If there’s one thing we know about Mike Ehrmantraut, it’s that he’s a man of his word and he only has respect for people who also keep their word. Any possible paternal feelings or pity he may have for Nacho aside, Mike knows that Nacho did every single thing that Gus asked of him, and he doesn’t at all like that Gus is seemingly not going to keep up his end. “Loyalty goes both ways,” Mike tells Gus, but it’s not just about Nacho. Because if Gus is willing to burn Nacho, Mike knows he’d have no problem doing the same thing to him. If the man won’t honor his promises when they get in the way of his goals, he can’t be trusted, and Mike can’t do business with a man like that. He stops just short of giving Gus a piece of his mind, but Gus knows without him saying that Mike’s not happy with how the Nacho situation is being handled. He knows Mike will go along for the moment, but he’s rapidly approaching his breaking point.

As for Kim and Jimmy, we pick up with them where they left off as well. The Season 5 finale showed us that Kim is willing to go much further down the bad choice road than many believed. There are a lot of Better Call Saul fans who still believe, despite all evidence to the contrary, that Kim is some sort of victim of Jimmy’s schemes—that she is so blinded by her love for him that she lets him drag her down into the dirt with him, but Better Call Saul consistently shows us that this isn’t at all the case. While some may have been as shocked as Jimmy was that Kim is dead serious about pulling a scam on Howard Hamlin, I was not. I was, to put it mildly, absolutely delighted, because frankly I am sick of the “Kim as a victim” takes—almost as sick of them as Kim is herself. And if you don’t believe me, maybe you’ll believe Rhea Seehorn herself, who spoke about Kim’s agency in an interview with Entertainment Weekly:

I was very happy to see that Peter Gould continued to shepherd the season in a way that respects Kim’s autonomy and her agency as well. She’s not just in reaction to Jimmy, and never has been… If you think you know Kim, you don’t know all of Kim. But probably the even harder thing to wrestle with is holding opposing thoughts about a person in your head at one time. She is everything you thought. It isn’t just the side of Robin Hood do-gooding always, either, which I think people would like to assign her shenanigans to. There’s quite a bit of ego and quite a bit of God complex happening.
– Rhea Seehorn

Ego and God complex you say? Sounds like quite a few of the men in the Breaking Bad/Better Call Saul universe. 

If you really look back and think about all the times the men on this show have spoken to Kim like she has no agency in her own life and how she reacts to it, there is a very obvious pattern: some man in a position of power talks down to Kim and tells her what to do, then Kim gets her hackles up and makes some sort of morally gray decision. One of the first times we saw Kim seriously break bad is in “Nailed” (S2E9), when Chuck forced her to confront Jimmy’s forgery of the Mesa Verde documents which led to her getting her first big client. Chuck tells her all the details (which of course he gets 100% correct) about Jimmy’s scam and that she has no choice but to go to Kevin Wachtell at Mesa Verde to disclose it. One look at Kim’s face tells you all you need to know about how she feels about being told what to do and what her choices are. Chuck even goes so far as to tell Jimmy that he’s “ruined this fine young woman,” and it’s all too much for Kim to take.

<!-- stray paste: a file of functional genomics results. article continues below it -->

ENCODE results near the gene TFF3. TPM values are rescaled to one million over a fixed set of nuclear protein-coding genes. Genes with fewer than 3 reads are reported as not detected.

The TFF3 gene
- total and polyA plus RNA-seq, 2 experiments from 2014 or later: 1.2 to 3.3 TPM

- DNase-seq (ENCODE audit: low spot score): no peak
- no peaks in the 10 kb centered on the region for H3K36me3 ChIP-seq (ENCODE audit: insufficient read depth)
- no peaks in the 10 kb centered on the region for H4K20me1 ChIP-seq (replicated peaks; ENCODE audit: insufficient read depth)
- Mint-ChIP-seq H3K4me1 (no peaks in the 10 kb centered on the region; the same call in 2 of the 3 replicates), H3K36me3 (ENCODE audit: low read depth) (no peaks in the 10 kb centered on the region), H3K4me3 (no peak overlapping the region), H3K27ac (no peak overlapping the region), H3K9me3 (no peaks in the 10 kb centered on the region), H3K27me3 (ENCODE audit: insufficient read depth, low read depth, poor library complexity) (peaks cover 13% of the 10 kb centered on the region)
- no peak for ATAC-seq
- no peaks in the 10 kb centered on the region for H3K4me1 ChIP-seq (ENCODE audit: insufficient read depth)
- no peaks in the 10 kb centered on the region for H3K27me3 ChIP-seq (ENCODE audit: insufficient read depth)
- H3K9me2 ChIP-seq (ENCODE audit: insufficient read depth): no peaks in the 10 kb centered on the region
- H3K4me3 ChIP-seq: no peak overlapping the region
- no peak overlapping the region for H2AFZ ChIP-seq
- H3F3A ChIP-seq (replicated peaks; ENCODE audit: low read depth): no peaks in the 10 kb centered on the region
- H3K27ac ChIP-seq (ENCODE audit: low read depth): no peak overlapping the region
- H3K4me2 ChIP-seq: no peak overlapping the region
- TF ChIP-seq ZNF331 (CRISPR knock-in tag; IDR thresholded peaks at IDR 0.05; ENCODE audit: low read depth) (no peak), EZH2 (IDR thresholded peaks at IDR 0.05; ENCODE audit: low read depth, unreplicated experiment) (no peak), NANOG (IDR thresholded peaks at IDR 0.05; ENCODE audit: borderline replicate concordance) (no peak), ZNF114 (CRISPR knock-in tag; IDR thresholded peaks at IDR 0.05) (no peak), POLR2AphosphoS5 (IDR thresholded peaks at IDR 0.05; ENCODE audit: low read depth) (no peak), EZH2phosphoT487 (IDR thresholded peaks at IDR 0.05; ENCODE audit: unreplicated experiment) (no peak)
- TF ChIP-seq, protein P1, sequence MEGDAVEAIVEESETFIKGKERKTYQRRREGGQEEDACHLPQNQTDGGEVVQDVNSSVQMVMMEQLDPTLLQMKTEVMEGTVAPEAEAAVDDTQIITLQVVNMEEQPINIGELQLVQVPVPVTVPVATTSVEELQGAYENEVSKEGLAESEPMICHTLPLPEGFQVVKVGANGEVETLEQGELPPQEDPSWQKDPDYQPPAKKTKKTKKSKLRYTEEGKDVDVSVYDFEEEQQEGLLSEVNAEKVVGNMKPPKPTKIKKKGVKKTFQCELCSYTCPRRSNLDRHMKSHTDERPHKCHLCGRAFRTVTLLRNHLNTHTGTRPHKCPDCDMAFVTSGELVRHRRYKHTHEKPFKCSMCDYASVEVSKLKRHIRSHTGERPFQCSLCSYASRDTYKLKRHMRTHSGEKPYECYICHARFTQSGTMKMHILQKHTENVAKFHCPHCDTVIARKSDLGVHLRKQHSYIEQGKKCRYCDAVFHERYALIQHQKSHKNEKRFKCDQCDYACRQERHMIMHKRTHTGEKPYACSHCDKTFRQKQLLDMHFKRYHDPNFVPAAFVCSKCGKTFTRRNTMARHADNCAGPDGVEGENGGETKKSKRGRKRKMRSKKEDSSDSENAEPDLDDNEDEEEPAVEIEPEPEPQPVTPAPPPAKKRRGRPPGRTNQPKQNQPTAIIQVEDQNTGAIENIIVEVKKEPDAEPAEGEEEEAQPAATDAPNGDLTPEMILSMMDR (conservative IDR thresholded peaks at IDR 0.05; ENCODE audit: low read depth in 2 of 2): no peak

So what does she do? She knows without knowing that Chuck is right about Jimmy, but she throws it all back in his face, tells him that he made a mistake and that she pities him (and you just know no one has ever spoken to Chuck like this his entire life, which makes it that much more satisfying). Then, instead of doing “the right thing” (because Chuck—as condescending and irritating as he is—is not wrong about what she’s legally obligated to do), Kim decides to go all in to help make sure Jimmy doesn’t get caught. She proves to herself that she did have a choice—it just wasn’t the one anyone (including Jimmy) expected her to make.

We see this play out over and over again. There are more times than I can count in which Howard Hamlin has disrespected Kim (and we will get to Howard soon enough), but I think it’s interesting to look at smaller moments, For example, even though Rich Schweikart never really mistreated her, she initially didn’t take the job at S&C because she didn’t want to be under the thumb of and in debt to another version of Howard. When she finally did come to S&C as a partner, things were good for a while until Rich told her she had to drop her PD work and deal with a Mesa Verde problem that Kevin wanted Kim to deal with personally. 

I don’t know how anyone can watch the whole issue of Everett Acker refusing to leave his house in Tucumcari playing out over the course of Season 5 and come away from it thinking that Kim is anything but fully in charge of her own decisions (for better or worse). In “The Guy For This” (S5E3), Kim is angry that Rich pulled her away from her PD work to deal with an angry old man, she’s angry that Kevin is treating her like an errand girl when she has an entire staff to deal with these things. And then there’s Acker himself who truly cuts her deep by presuming to know exactly who she is: some rich lawyer who pretends to be nice and does charity work to make themself sleep better at night. When Kim goes back to try and help him, she is actually honest with him about her background and shows him that she wants the best possible outcome for him, and he still thinks that she’s playing games with him—that she’s some insincere corporate shill.

To me, that’s the moment where it should be crystal clear to everyone that Jimmy McGill really has nothing to do with who Kim Wexler is or isn’t. Whether it was choosing to support Jimmy to keep Mesa Verde, overworking herself and ending up in a car accident, running playful scams with Jimmy, or getting her hands truly dirty to effect the outcome she wanted from the Mesa Verde/Tucumcari mess, these choices were always Kim’s. This isn’t some sort of Stockholm Syndrome situation; Jimmy is Kim’s partner in crime. When it comes to brainstorming the perfect scam, they are equals. They play off each other and each brings something to the table. And as we begin to learn in “Wine and Roses,” Kim may actually have more of a stomach for it than Jimmy does, because she wants to take Hamlin down bad.